Even though there were no real surprises in the news or entertainment programming and the digitization of the channel was slow and costly because of TTV's internal structure, many eyes were glued to the company's profits and whether or not the talk shows were leaning towards the green side of the political spectrum. The executives from the political and commercial fields, as well as Chiang, must have been exasperated at how little progress was being made considering how much they wanted to achieve.
Given that external factors and internal organization remain the same, I wonder how a similar mixture of professionals will fare at CTS? Perhaps political in-fighting could be kept to a minimum if the ministries of national defense and education, the major shareholders in CTS, can either directly or indirectly influence a large number of the seats on the board. This will do away with the problems of political point-scoring and vulnerability. Perhaps then these professionals from financial, hi-tech, media, educational and legal backgrounds, working with Chiang, can launch a counter-offensive against the hundreds of channels besieging CTS.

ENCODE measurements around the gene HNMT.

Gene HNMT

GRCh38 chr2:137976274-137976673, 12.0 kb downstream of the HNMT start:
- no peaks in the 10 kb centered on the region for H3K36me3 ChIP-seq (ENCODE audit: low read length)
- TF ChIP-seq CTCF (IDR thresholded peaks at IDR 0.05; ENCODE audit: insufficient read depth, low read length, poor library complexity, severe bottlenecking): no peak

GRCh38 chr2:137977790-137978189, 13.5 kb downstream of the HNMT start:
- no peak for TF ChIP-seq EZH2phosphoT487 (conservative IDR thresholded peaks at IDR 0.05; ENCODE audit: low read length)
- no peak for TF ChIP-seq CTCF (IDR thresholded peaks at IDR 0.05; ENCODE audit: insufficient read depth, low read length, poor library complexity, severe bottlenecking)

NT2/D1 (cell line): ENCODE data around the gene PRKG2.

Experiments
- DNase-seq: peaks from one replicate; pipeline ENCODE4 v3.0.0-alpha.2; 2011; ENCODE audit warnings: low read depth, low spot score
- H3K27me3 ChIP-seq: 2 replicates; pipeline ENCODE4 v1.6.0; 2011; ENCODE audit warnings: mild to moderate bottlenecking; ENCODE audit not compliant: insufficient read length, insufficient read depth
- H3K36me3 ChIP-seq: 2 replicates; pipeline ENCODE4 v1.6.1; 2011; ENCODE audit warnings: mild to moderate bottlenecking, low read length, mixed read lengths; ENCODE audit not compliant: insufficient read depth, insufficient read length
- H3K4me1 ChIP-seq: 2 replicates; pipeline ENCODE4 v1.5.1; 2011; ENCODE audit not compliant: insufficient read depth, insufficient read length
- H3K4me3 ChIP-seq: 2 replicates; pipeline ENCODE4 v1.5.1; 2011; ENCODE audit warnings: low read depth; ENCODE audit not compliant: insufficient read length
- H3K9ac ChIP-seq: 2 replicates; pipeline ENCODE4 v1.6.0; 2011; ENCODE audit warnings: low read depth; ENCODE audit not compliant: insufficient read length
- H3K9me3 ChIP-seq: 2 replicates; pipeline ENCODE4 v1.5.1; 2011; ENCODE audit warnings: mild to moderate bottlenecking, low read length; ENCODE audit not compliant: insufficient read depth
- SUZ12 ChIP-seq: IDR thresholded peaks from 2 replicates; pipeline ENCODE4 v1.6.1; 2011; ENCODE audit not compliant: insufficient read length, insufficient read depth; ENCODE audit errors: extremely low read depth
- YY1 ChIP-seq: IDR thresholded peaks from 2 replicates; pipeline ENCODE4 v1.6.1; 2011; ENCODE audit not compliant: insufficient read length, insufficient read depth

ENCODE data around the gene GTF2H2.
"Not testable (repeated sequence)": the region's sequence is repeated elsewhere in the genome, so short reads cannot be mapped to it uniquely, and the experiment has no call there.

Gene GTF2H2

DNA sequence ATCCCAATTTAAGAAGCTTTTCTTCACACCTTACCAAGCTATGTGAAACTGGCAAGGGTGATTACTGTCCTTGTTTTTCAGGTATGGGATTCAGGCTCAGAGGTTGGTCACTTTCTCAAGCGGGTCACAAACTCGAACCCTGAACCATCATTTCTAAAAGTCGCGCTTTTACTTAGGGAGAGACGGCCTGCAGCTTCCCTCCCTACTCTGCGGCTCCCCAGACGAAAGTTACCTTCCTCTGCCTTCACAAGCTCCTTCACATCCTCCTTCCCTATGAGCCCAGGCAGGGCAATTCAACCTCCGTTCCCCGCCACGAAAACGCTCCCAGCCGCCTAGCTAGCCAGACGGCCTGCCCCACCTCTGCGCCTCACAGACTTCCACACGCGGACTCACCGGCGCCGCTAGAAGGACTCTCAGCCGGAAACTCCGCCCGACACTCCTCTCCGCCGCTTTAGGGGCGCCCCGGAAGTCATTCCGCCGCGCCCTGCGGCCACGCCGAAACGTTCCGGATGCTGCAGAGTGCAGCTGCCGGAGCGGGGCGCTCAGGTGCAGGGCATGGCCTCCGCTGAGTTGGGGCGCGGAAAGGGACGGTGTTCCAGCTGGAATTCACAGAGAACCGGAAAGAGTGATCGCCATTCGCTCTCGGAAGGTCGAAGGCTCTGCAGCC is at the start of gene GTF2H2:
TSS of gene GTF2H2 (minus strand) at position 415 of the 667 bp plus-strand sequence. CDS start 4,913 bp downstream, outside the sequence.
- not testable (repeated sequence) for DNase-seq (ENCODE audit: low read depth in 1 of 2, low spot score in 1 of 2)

I have absolutely no intention of denying that people from specific professional backgrounds can have a positive effect on terrestrial TV channels. The wide-ranging nature of TV programming calls for management from a wide variety of backgrounds that can cater to the various needs and viewpoints specific to these fields. In this way TV can fulfill its responsibilities to the public.
Since the government has finally decided to initiate some progressive policies aimed at making the TV stations more independent, they will be able to remove the tumor of political and commercial intervention in terrestrial TV, which we have seen growing for so many years, in one fell swoop. It will also constitute an opportunity to rid management of these shackles that led to the pressure-cooker effect in TTV's board.
Experienced media figures and artists should remain in their positions in these significant times so that the domestic movie and TV industries can be resurrected. Nevertheless, we still need to take a look at what roles they are to play in this process, and which functions they are to have.